Leakage of electromagnetic radiation from a damaged microwave oven can cause serious injuries, particularly to especially radiosensitive tissue. Microwave ovens can sustain damage that causes radiation leakage in a number of ways, some of which are not visible. If you suspect that your microwave leaks, stop using it until it has been professionally inspected.
Built-In Protective Features
The shell or case of the microwave oven is built of metal, which reflects microwave radiation. The glass viewing window is lined with a metal mesh screen with holes too small to allow passage of microwave radiation. The door, when closed, is sealed to prevent microwave radiation from escaping. Microwave units have an automatic switch that discontinues power to the magnetron (radiation-emitting device) when the door is opened.
Common Causes of Radiation Leakage
Observable causes of radiation leakage include a cracked or broken viewing screen, a door that does not close and latch properly, or an oven that continues to run when the door is opened. Microwave leakage can also be caused by a faulty door seal, sometimes caused by jarring or dropping the microwave oven. This situation can be especially harmful because the damage may not be detected by observation.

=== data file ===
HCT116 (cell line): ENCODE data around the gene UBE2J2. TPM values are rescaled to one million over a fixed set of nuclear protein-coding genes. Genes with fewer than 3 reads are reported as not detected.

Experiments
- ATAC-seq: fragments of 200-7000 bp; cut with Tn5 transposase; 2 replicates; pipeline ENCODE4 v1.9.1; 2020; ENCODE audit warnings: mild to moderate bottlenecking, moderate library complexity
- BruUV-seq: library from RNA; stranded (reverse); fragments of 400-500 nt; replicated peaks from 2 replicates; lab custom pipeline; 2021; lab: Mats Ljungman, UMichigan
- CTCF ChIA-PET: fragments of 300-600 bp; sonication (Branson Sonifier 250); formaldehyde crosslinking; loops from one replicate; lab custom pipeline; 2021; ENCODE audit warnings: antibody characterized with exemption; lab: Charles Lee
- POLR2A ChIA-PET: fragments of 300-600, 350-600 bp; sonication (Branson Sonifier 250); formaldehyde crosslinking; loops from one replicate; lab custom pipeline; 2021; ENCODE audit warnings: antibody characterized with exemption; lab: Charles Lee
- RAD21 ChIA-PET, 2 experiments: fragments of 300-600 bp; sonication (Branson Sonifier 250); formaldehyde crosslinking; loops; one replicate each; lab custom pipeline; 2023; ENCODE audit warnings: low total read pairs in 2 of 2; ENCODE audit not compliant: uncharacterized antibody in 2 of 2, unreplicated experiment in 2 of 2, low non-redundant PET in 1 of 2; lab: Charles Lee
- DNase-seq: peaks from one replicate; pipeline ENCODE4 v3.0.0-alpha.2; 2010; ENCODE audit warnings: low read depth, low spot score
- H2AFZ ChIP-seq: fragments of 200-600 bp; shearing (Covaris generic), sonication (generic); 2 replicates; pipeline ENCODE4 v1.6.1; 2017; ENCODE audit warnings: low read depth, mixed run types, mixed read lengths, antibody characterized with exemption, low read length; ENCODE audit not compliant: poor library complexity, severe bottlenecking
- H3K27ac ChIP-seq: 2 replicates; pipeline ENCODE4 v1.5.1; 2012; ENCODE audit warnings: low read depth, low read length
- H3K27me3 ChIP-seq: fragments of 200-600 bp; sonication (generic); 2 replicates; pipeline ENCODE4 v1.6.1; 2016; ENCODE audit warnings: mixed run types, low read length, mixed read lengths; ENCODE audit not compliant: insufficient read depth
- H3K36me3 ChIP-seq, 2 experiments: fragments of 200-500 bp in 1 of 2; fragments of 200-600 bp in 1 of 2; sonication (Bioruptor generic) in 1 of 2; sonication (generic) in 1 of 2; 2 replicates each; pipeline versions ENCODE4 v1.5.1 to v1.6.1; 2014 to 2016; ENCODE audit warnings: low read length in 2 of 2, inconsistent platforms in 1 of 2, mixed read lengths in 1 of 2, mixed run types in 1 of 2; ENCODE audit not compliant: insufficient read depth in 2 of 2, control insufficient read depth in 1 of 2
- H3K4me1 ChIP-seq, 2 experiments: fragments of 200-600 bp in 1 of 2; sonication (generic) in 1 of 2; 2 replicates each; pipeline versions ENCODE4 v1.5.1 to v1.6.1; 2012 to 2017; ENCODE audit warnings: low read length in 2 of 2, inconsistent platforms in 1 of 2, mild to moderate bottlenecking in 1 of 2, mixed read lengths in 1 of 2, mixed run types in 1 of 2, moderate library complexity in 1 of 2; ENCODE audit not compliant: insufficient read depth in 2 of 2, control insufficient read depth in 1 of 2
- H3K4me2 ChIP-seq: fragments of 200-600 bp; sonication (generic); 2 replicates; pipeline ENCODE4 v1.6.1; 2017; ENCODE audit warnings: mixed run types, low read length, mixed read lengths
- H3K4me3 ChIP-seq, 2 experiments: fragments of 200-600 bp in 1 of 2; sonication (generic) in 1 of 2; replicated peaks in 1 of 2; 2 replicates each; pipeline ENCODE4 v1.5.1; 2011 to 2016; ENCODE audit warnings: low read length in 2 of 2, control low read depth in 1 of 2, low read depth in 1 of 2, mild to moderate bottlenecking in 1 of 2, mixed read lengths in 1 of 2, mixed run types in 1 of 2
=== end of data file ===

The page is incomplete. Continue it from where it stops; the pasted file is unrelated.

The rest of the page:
Microwave Exposure Injury
As of April 2011, no known microwave radiation exposure injuries have been verified by the U.S. Food and Drug Administration. Reported injuries related to microwave oven use have included scaldings and burns, common also to traditional cooking appliances.
Microwave Radiation Leakage Detection
If you suspect that your microwave oven has been damaged, have the unit inspected before continuing its use. Most home appliance repair specialists have microwave-radiation detectors and charge only a few dollars to tell you if the unit is operating safely.
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